Why organisational alignment?

We live in a time of unprecedented change and uncertainty. For a company to be successful in this day and age, it must stay alert to changing situations and always be one step ahead of the market. This is only possible if departments are properly connected and able to move quickly with each other in the event of necessary short-term adjustments – and do so without losing sight of the longer-term aims.

In this respect it is comparable to a flock of starlings. They fly close together, all at the same speed. Each starling keeps an eye on up to seven of its neighbours and reacts very quickly should any of them change direction. This allows the swarm to move quickly without collision and change direction as a unit to avoid problems.

Their short-term changes in direction are not a sign of opportunistic behaviour; they could be a response to an attacking bird of prey. The ultimate goal is clear and will be achieved.

(Photo: Jelle de Jong)



What is organisational alignment?

Organisational alignment means that vision, strategic goals, targets, the operating model, behaviour and skills of the people in the organisation are in line with each other. This is shown in the figure below.

How to achieve organisational alignment?

Compelling vision
Alignment starts with a compelling vision – one that connects, inspires and appeals to the different populations within the company. It is important that everyone in the organisation feels as if they own the vision.

This sense of ownership will not come about simply by organising a few sessions with the leadership team and company-wide communication. Instead, it is a journey that starts at the top, but then goes through all levels of the organisation. At the end of that journey is a vision that everyone has contributed to, recognises and wants to go for.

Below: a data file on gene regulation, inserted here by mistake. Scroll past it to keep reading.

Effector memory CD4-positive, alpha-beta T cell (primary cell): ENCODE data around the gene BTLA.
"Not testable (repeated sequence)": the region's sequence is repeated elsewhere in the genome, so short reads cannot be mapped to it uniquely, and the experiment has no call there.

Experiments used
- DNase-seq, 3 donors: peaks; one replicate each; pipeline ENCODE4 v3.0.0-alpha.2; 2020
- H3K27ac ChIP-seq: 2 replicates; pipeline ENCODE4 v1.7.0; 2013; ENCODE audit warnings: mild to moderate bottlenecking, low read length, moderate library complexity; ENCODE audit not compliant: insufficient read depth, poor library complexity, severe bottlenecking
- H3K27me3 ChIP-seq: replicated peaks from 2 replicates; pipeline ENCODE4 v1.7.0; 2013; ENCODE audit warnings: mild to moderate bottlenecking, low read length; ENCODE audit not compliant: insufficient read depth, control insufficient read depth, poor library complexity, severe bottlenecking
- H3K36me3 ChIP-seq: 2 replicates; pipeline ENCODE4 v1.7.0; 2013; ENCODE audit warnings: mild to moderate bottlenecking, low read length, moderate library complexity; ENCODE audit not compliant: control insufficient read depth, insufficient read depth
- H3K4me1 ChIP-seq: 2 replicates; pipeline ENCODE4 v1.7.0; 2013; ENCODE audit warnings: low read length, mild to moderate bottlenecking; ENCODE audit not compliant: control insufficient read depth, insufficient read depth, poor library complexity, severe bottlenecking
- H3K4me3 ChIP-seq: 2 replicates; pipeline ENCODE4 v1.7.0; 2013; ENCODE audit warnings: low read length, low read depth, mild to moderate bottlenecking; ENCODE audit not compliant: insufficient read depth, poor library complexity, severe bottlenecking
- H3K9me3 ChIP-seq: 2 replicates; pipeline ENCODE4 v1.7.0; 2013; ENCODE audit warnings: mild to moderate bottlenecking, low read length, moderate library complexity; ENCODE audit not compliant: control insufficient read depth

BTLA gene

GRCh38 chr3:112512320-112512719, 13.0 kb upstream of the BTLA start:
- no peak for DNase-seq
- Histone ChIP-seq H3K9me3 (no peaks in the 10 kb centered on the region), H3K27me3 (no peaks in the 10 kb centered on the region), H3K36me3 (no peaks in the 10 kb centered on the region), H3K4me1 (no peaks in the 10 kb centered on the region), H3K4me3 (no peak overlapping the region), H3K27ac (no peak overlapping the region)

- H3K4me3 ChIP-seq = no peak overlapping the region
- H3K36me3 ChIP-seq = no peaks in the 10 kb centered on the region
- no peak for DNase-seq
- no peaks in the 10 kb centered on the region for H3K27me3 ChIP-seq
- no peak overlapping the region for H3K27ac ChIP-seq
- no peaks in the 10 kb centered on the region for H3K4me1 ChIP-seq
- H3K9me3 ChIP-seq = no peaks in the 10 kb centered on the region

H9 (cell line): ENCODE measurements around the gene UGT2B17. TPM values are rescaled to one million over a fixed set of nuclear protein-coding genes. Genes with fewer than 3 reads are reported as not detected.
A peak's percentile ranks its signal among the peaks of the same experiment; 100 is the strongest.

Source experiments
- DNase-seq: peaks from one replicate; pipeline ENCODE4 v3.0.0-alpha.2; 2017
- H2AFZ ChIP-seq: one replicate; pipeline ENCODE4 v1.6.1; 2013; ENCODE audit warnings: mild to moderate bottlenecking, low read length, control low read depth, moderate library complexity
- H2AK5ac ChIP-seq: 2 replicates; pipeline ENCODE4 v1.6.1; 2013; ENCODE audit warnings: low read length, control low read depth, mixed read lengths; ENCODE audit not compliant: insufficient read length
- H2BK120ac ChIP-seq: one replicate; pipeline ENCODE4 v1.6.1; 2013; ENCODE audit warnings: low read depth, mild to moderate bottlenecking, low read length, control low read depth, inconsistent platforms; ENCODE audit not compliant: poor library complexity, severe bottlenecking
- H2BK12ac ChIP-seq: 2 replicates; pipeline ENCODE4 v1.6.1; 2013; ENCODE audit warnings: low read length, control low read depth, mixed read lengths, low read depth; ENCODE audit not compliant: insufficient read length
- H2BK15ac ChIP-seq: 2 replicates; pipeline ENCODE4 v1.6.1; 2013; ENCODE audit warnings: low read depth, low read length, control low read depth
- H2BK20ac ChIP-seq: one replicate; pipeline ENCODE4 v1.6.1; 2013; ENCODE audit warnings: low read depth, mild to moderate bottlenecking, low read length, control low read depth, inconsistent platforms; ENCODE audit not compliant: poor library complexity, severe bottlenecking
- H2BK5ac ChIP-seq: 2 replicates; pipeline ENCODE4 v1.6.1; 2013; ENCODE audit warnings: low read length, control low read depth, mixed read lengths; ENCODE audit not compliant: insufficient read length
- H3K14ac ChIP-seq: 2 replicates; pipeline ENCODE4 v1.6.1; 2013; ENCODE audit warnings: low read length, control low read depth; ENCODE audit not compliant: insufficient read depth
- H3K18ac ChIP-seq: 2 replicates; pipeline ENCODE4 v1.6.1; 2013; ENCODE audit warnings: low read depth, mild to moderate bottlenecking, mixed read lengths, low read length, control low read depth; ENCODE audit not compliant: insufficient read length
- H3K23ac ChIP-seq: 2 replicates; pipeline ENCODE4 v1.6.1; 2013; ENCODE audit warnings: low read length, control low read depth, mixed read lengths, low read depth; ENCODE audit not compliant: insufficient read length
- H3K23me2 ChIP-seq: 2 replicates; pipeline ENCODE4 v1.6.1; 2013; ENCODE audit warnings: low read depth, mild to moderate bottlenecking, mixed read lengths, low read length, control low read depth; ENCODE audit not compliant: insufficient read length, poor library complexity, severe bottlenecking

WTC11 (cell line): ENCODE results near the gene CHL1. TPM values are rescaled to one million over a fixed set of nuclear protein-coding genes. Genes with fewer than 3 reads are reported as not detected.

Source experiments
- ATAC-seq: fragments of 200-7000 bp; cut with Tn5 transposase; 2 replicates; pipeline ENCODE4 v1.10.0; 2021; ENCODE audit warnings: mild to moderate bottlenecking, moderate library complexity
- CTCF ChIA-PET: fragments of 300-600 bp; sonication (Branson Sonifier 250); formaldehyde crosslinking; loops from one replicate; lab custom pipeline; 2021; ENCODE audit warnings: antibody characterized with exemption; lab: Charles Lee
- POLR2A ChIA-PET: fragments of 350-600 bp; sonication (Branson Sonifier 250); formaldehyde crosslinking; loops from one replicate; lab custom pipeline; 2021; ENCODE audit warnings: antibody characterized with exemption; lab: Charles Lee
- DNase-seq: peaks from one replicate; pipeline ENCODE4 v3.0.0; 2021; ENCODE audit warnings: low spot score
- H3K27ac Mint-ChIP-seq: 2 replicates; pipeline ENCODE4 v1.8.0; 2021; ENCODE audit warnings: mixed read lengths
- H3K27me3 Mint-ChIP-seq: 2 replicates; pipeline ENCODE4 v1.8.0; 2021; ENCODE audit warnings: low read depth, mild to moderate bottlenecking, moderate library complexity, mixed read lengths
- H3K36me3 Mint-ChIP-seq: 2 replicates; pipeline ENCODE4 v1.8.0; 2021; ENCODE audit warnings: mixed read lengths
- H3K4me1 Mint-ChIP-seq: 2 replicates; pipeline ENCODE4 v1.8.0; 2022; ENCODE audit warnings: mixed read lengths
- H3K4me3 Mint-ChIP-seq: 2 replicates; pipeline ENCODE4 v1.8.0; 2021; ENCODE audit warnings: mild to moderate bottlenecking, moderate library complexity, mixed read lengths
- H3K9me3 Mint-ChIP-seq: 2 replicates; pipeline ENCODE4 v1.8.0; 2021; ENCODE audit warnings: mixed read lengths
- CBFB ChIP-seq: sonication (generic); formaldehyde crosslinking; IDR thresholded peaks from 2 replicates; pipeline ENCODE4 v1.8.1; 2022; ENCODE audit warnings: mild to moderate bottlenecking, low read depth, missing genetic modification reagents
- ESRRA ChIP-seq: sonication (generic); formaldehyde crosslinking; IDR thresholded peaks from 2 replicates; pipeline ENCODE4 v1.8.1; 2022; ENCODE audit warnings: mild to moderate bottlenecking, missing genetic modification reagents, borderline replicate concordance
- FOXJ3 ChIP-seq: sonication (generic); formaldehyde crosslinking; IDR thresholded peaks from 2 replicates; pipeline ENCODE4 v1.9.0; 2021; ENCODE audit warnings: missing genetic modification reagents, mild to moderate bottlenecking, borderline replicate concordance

Incidentally, a vision is not static and will continue to evolve in line with developments in technology, the market, society, amongst other things. The people in the organisation do need sufficient stability. That is why an appealing vision consists of a fixed part that always remains and a variable part that always develops.

Strategic goals
However appealing a vision is, it is relatively worthless if it does not translate into a set of strategic goals with targets (Key Performance Indicators, or KPIs) – not just at the top of the organisation, but at all levels including the shop floor.

This process of cascading goals and targets is a delicate one. The goals and targets at the top of the company must be achieved, while department heads and team leaders must accept their derived goals and targets. Good insight into the current performance, the formulation of SMART goals (Specific, Measurable, Achievable, Realistic and Time based) and a careful dialogue support the acceptance process. There must be strong ownership of the goals and targets for them to be realised.

Anchoring in the daily running of the business
Subsequently, the plans and targets are anchored in the day-to-day running of the organisation. This requires transparency of actual performance against the KPI targets as well as attitudes and behaviours that drive the actual performance towards the targets.

An operating model that is aligned with the vision and strategic goals provides this transparency and supports the development and maintenance of effective attitudes and behaviours.

Organisational alignment – the key to success

If vision, strategic goals, targets, operating model, behaviour and skills of the people are aligned, the organisation can quickly and adequately navigate changing circumstances without losing sight of its longer-term goal and realise its ambition.